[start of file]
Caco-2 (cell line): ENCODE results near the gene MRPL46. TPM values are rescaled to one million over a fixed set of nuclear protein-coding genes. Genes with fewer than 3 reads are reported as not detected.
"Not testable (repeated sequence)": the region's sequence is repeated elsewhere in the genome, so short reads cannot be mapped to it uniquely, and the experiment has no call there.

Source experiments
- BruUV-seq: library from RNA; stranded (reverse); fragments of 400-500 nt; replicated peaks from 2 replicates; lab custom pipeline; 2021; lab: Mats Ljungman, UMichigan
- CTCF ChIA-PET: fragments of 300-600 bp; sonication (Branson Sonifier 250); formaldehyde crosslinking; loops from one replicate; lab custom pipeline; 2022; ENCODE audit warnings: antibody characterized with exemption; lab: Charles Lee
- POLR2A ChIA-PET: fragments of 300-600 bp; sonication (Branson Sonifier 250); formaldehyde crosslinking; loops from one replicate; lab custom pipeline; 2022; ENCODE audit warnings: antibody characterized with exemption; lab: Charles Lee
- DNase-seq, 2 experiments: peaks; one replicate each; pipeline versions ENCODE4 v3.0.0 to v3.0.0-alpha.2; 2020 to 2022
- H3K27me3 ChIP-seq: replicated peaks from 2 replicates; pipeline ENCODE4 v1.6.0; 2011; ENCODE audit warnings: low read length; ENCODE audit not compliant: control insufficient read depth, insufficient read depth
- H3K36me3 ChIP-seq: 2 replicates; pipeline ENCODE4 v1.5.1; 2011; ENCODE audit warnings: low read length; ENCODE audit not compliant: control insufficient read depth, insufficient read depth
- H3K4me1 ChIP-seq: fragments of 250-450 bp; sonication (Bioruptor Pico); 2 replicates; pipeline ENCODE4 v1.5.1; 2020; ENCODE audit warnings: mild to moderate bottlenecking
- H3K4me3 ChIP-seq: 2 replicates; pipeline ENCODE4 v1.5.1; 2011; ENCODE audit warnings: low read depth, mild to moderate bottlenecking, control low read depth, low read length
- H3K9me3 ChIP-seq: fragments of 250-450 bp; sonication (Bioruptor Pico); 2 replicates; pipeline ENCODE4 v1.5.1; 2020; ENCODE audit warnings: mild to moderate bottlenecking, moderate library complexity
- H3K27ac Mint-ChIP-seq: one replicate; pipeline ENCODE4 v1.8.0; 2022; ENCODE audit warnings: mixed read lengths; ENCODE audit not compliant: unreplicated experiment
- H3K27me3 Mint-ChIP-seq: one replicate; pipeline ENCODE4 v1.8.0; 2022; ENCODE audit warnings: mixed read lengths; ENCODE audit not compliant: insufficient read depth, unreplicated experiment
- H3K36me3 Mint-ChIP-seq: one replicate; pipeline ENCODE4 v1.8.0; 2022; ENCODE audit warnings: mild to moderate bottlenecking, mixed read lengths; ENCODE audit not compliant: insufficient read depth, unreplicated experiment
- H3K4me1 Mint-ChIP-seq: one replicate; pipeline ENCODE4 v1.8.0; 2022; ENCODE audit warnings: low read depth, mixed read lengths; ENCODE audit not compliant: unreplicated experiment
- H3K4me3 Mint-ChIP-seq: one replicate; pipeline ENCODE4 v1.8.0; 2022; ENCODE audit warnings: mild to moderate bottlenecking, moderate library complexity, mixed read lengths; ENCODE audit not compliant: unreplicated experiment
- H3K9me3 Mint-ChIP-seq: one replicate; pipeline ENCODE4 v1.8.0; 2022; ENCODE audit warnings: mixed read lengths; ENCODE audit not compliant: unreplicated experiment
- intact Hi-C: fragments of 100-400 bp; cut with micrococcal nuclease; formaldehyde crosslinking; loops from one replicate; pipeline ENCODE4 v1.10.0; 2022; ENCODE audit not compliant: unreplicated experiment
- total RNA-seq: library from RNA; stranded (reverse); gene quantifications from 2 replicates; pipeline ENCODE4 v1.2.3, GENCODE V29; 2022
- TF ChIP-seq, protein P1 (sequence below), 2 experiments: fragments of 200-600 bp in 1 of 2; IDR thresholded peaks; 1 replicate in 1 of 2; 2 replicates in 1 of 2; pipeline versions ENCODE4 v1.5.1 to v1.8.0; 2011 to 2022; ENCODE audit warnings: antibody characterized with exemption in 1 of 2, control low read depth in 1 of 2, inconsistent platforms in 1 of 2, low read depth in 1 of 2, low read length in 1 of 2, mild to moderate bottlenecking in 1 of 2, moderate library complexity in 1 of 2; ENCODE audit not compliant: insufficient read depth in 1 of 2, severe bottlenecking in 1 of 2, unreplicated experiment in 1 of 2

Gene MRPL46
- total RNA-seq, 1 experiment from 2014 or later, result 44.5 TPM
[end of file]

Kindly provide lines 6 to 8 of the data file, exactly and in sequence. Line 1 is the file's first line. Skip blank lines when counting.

- POLR2A ChIA-PET: fragments of 300-600 bp; sonication (Branson Sonifier 250); formaldehyde crosslinking; loops from one replicate; lab custom pipeline; 2022; ENCODE audit warnings: antibody characterized with exemption; lab: Charles Lee
- DNase-seq, 2 experiments: peaks; one replicate each; pipeline versions ENCODE4 v3.0.0 to v3.0.0-alpha.2; 2020 to 2022
- H3K27me3 ChIP-seq: replicated peaks from 2 replicates; pipeline ENCODE4 v1.6.0; 2011; ENCODE audit warnings: low read length; ENCODE audit not compliant: control insufficient read depth, insufficient read depth